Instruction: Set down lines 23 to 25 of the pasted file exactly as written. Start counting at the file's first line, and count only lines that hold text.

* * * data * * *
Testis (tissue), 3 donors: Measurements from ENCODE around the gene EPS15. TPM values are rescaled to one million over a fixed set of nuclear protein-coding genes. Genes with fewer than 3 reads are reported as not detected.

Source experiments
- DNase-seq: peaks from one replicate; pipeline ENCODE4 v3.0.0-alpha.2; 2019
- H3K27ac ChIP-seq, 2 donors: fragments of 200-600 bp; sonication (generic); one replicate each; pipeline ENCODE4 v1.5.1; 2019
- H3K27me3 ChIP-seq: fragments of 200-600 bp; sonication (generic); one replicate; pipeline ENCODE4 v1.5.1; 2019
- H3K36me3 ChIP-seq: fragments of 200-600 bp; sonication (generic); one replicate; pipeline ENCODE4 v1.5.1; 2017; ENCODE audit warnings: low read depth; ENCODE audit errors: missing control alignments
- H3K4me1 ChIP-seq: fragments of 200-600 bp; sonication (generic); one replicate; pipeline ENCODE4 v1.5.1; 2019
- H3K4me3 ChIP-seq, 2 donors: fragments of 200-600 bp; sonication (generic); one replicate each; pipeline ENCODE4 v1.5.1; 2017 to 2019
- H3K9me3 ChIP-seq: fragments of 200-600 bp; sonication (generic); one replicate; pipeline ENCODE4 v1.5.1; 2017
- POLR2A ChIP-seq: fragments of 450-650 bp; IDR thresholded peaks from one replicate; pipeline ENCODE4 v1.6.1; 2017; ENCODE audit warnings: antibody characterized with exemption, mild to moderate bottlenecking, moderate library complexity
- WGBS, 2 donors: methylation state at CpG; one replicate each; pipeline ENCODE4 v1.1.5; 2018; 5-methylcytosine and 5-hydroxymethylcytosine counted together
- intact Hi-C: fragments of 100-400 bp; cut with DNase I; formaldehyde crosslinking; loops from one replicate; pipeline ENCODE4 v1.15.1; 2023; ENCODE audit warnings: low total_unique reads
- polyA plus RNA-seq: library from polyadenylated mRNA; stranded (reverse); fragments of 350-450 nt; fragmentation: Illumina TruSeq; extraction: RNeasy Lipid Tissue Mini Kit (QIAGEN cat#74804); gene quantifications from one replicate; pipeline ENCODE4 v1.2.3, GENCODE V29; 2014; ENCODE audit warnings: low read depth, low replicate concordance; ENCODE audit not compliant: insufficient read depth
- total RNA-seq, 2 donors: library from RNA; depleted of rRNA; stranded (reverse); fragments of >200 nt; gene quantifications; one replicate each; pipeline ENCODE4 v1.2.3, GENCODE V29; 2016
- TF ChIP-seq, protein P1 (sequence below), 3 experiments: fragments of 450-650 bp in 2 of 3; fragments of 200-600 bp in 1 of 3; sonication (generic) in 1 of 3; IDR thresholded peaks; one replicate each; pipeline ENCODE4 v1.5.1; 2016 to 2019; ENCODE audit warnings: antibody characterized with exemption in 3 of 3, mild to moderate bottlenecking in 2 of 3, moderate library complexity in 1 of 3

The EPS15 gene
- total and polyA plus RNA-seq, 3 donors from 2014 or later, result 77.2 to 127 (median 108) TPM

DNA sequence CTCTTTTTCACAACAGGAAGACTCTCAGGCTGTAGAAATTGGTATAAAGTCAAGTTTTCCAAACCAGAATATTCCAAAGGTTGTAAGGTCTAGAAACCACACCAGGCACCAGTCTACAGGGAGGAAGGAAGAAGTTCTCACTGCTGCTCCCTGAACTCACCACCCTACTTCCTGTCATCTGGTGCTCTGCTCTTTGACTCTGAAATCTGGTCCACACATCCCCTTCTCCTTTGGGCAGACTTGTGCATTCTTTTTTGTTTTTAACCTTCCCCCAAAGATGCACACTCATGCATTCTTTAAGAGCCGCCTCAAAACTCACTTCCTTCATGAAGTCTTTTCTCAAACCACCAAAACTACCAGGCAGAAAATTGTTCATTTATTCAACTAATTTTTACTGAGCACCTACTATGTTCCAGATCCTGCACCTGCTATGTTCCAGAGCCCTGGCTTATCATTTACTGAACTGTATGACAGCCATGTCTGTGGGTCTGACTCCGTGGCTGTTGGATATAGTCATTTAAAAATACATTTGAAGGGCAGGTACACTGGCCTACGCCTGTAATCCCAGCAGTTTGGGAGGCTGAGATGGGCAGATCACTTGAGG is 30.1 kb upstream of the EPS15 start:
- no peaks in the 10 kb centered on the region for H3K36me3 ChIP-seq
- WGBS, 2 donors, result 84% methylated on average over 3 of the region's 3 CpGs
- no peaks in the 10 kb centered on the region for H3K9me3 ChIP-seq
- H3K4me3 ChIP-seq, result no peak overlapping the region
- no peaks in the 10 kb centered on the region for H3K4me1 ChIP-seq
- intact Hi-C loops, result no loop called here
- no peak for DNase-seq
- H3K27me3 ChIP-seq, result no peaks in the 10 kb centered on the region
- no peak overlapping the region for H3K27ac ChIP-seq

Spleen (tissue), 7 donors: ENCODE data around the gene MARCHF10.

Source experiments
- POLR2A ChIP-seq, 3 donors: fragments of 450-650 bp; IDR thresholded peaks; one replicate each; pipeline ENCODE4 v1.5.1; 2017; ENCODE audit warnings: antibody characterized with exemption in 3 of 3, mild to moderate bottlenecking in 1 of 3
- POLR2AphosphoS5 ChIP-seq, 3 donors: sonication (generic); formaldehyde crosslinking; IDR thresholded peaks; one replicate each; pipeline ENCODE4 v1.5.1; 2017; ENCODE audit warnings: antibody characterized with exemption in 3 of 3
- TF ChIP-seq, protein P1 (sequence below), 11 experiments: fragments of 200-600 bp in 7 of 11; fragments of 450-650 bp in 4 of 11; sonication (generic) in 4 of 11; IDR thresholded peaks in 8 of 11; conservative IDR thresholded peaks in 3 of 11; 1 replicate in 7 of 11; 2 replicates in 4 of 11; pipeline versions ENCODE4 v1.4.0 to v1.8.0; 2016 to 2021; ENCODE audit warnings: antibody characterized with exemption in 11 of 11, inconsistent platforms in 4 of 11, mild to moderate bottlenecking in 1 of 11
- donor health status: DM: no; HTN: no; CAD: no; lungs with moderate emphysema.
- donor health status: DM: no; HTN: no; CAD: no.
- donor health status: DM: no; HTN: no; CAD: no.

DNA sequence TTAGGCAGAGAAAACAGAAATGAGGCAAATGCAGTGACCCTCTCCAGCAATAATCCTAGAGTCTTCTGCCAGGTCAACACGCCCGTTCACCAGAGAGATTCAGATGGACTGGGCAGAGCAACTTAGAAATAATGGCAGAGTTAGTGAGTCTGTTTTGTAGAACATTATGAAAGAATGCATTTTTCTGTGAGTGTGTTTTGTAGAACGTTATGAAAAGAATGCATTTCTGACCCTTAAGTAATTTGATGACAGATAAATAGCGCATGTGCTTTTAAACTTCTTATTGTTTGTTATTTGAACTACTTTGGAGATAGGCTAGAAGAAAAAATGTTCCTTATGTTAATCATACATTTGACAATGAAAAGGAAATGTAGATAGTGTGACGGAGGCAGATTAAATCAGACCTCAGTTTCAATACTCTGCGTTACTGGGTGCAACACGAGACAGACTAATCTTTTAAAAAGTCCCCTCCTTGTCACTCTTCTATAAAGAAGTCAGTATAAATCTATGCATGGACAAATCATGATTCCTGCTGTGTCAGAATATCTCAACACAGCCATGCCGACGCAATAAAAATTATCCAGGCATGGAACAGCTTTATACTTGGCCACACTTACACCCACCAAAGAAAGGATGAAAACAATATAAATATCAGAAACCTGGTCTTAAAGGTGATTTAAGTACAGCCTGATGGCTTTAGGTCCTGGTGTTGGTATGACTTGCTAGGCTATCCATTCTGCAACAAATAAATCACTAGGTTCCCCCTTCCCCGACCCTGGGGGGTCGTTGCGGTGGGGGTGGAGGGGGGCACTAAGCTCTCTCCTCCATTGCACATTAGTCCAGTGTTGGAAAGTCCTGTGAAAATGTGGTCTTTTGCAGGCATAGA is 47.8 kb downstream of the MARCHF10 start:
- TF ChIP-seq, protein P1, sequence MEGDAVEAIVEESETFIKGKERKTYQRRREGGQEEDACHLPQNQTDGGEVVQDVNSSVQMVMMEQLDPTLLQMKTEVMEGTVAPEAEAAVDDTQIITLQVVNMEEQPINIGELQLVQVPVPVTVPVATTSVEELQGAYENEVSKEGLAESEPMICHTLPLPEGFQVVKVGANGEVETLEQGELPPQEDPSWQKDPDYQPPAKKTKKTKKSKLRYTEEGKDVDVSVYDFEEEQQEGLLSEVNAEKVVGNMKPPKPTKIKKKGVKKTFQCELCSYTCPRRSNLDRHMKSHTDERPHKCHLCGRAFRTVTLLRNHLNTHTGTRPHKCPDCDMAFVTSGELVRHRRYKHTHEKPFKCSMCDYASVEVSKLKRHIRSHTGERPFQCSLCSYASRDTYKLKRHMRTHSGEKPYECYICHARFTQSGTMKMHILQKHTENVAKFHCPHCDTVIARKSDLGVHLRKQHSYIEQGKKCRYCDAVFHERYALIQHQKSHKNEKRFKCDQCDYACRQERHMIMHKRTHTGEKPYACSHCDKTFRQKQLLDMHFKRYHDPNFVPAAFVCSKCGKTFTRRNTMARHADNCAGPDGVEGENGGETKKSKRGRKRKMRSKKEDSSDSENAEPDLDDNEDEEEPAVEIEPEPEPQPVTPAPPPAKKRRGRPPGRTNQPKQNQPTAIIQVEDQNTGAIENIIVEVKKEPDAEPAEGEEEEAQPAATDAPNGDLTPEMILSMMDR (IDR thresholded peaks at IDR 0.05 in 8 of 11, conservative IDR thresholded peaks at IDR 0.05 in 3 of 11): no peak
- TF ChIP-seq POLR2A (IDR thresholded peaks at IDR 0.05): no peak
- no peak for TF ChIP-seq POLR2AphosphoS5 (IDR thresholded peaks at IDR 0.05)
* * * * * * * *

- no peaks in the 10 kb centered on the region for H3K4me1 ChIP-seq
- intact Hi-C loops, result no loop called here
- no peak for DNase-seq